Whiplash is intense. Way more intense than one would expect, given that it's about a kid learning how to play the drums. That kid is Andrew (Miles Teller), and he's studying at a New York music conservatory that Fletcher (J.K. Simmons, who won an Oscar last week for this best supporting role) rules like a glowering god. To learn from Fletcher is to learn from the best, and when Andrew is selected for the honor, we see his dream—to become "one of the greats"—become obtainable.
But Fletcher, furious and iron-willed, tolerates nothing but perfection, and his methods veer into verbal and physical abuse. Fletcher will destroy Andrew if he thinks there's a chance Andrew might survive; Andrew, jaw clenched and hands bleeding, thinks he can survive. Throw some drums behind R. Lee Ermey's Full Metal Jacket monologue and you get the general idea.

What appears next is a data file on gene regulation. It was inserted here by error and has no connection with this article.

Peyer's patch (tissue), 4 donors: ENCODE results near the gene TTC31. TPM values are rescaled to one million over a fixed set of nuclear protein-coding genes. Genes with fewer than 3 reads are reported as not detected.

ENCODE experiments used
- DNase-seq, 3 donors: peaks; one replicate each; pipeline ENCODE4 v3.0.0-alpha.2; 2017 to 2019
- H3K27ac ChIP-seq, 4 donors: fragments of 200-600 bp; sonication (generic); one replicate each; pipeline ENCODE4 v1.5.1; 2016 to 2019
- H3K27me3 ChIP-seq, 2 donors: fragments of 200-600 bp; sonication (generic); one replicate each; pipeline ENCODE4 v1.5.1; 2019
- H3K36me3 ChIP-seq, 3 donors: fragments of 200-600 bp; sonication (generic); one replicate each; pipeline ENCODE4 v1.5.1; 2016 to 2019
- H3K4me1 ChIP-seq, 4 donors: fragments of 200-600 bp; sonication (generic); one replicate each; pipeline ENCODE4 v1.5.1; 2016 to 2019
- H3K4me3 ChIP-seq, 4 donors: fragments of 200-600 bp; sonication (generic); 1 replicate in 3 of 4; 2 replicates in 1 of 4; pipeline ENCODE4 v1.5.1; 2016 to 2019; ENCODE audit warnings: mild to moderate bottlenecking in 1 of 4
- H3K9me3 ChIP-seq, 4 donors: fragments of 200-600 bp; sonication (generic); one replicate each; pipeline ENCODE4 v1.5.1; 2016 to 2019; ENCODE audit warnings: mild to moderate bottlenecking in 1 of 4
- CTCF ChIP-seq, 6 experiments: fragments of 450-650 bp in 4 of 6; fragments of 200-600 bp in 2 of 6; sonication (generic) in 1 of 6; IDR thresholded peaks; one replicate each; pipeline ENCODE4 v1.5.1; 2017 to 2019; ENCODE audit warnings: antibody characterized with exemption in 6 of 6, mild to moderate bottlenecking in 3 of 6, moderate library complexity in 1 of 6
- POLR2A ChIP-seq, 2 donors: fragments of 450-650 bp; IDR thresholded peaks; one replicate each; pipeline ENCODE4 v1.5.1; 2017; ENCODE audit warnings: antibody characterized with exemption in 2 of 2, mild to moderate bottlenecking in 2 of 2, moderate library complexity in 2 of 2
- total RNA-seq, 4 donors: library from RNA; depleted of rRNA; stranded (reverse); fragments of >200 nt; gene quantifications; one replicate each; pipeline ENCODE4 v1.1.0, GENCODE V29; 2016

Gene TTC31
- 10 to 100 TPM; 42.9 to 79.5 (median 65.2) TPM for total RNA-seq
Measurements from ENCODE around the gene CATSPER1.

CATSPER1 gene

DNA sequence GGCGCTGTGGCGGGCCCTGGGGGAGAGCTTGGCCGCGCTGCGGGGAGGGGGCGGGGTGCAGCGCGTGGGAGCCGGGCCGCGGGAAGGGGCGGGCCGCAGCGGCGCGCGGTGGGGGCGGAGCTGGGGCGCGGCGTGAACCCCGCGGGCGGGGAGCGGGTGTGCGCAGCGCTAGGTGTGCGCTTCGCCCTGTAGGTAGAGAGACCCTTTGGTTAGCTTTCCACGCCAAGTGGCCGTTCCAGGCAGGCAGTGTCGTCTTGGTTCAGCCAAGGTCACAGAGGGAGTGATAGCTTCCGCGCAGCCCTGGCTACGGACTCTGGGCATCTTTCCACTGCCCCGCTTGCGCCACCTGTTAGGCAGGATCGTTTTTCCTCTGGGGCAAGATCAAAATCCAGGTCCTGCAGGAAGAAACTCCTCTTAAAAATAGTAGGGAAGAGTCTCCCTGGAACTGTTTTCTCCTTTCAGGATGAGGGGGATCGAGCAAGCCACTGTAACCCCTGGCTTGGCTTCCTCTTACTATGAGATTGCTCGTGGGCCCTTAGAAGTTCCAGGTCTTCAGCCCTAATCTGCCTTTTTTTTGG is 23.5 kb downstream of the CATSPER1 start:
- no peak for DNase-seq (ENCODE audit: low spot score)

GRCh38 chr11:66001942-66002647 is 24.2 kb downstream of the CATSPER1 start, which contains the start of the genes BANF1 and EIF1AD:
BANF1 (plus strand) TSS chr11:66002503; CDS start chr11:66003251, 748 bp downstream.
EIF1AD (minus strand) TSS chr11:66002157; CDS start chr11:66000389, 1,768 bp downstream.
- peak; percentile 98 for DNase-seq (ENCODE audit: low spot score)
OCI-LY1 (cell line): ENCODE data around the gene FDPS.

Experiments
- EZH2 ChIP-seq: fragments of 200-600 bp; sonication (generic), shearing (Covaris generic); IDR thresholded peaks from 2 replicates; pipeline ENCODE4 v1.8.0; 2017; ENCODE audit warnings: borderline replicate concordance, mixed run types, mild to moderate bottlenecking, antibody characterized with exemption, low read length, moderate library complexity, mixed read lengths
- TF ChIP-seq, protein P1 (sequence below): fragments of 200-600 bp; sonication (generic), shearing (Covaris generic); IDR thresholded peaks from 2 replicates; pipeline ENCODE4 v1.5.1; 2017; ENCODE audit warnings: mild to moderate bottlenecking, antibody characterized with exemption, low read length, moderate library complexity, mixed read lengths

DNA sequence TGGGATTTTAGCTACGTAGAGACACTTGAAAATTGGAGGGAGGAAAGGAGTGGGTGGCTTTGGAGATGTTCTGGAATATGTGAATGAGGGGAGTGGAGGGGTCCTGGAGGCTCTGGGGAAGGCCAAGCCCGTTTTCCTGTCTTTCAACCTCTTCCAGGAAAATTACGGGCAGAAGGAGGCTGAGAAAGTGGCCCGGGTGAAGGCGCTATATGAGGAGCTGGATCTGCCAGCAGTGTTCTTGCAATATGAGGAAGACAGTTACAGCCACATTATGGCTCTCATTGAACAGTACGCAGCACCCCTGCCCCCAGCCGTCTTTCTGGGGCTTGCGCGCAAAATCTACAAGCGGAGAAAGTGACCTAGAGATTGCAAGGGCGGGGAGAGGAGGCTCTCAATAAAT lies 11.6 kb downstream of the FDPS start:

Whiplash's single-minded focus is its most engaging feature (this movie somehow makes learning to play the drums feel like a matter of life and death) and also its Achilles' heel (the entire arc of the film's only female character, gamely played by Melissa Benoist, consists of getting asked out by Andrew, going on a date with Andrew, and getting dumped by Andrew). But given its goals—and with strong turns from Teller and Simmons—Whiplash isn't that different from Fletcher's brutal teaching style: When the results are this good, it's hard to argue with the method.
The film is also intriguing for its own production story: Four years ago, it started as a play written by Damien Chazelle, then-26 years old and a former competitive drummer. A short bit of that play was produced as an 18 minute film, which debuted at Sundance in 2013. And, the film so captured attention that a feature length production for it was commissioned (for a mere $3 million)—and went on to premier at Sundance in 2014.
The film won four Oscars this year.
Plays Tin Pan Theater
6 pm, Mon, Tues & Thurs; 8:15 pm Fri & Sat; 7:15 pm Sun